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By Tony Halpin (Moscow) and Gayane Abrahamyan (Yerevan)
The modern dance performance was billed as a frank expression of friendship between Britain and Armenia, the former Soviet republic.
Instead, Nigel Charnock’s solo show provoked diplomatic outrage after he was accused by the Armenian Culture Minister of desecrating the national flag.
Charnock, a noted dancer, has been called a “national treasure” by British critics and praised for his “eerie brilliance” and “profligate talent” by The Times. The British Council had described Frank, Charnock’s one-hour improvised performance, as “a stand-up, sit-down, leap-around live show that picks you up, calls you names and lets you in on some home truths”.
But the name-calling was largely done by Hasmik Poghosyan, the Culture Minister, after Charnock, on his first vist to the country, had placed Armenian and British flags on the stage and danced on them before an audience at the Stanislavsky State Theatre, in Yerevan, on Wednesday.
Mrs Poghoysan, 46, who was not at the performance, ordered a second show to be cancelled and accused Charnock of committing a criminal offence punishable by up to a year in prison. She declared: “It is unacceptable for us that someone who is considered a national treasure in Britain would bring such low-quality art to Armenia.
“We honour the high art of British theatre and are sure that from the Queen to ordinary Britons the greatest pride and treasure is Shakespeare. It appears that the English perception of treasures has been drastically devalued and Nigel Charnock is its best evidence.”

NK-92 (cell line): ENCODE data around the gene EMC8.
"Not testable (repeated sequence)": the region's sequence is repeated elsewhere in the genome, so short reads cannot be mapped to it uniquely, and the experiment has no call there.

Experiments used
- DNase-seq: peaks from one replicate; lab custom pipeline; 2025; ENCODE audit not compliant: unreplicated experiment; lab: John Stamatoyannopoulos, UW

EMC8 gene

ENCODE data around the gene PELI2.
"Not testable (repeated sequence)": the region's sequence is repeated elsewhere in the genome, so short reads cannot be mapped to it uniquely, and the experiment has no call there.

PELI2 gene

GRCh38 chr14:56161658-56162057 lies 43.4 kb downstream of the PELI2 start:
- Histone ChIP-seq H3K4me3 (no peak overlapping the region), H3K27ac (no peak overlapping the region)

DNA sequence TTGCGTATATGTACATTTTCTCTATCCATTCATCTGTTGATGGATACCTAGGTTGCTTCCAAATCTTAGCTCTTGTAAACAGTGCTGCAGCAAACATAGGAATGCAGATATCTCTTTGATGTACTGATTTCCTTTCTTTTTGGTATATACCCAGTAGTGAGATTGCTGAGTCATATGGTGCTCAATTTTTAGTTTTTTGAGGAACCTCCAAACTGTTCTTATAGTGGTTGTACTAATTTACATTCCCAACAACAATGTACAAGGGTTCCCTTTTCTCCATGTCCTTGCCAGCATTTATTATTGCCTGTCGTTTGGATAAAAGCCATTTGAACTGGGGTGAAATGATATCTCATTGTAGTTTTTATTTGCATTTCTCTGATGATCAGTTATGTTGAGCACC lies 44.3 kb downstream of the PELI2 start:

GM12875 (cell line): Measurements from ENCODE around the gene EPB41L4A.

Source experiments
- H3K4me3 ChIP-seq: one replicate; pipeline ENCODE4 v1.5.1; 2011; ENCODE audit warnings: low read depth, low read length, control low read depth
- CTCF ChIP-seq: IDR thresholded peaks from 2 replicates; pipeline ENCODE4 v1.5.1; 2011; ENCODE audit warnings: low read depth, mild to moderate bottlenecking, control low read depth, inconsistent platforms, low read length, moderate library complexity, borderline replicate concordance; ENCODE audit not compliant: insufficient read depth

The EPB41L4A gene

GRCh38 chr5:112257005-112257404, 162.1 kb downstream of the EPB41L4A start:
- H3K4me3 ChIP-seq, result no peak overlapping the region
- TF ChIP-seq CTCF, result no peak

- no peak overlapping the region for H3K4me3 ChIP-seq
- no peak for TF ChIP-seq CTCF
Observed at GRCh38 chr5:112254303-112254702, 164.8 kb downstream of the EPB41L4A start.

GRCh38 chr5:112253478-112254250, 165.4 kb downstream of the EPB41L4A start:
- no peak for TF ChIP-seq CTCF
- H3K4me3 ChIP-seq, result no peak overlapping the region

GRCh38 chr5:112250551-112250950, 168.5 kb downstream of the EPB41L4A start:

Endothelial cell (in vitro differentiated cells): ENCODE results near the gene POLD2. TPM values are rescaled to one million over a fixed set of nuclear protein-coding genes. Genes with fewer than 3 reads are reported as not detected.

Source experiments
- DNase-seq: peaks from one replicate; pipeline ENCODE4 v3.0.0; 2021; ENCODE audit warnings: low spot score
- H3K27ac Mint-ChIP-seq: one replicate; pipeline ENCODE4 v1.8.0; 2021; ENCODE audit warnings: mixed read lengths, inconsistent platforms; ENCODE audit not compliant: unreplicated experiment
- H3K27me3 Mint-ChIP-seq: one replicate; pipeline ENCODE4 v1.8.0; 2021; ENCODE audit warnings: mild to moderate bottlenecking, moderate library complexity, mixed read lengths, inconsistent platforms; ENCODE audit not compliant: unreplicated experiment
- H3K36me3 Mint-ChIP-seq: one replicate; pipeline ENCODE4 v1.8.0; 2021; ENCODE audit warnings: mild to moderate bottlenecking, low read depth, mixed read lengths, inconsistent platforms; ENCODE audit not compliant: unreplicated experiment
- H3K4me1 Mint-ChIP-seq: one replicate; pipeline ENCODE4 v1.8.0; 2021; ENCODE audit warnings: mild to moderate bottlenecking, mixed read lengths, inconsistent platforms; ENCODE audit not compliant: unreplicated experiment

Mrs Poghosyan said that she was not censoring artistic expression but acting to prevent disrespectful treatment of Armenia’s flag.
“Charnock may treat the British flag as he likes. He can drop it on the floor, step on it, chew it or swallow it, but it is unacceptable and punishable by law to treat the Armenian flag that way,” she said.
At a press conference called swiftly by the British Council, a chastened Charnock, 45, offered his “unconditional apologies”. He told reporters: “All I’m trying to do is communicate love.”
The Culture Ministry lifted the ban, provided that Charnock promised not to repeat the offence, but by then it was too late to reschedule the performance and the dancer flew home yesterday.
Lucine Ghulyan, arts manager at the British Council in Yerevan, told The Times: “He was trying to show friendship between Armenia and Britain. There was a total misunderstanding of his intentions.
“He was showing his affection for Armenia, but when I called the deputy minister to explain this she didn’t want to listen to me. She kept saying that she was offended as a citizen of Armenia to see the flag on the floor.”
Ms Ghulyan acknowledged that some in the audience had been offended by sexually suggestive movements during the performance. Charnock had wrapped a Union Jack around his loins and then draped the Armenian tricolor over his naked torso.
But Ms Ghulyan said that most had understood the show and many gave him a standing ovation at the end.
Charnock, 45, has performed Frank around Europe since 2003, when it was commissioned for the Venice Biennale. He co-founded the DV8 Physical Theatre before establishing his own dance company in 1996.
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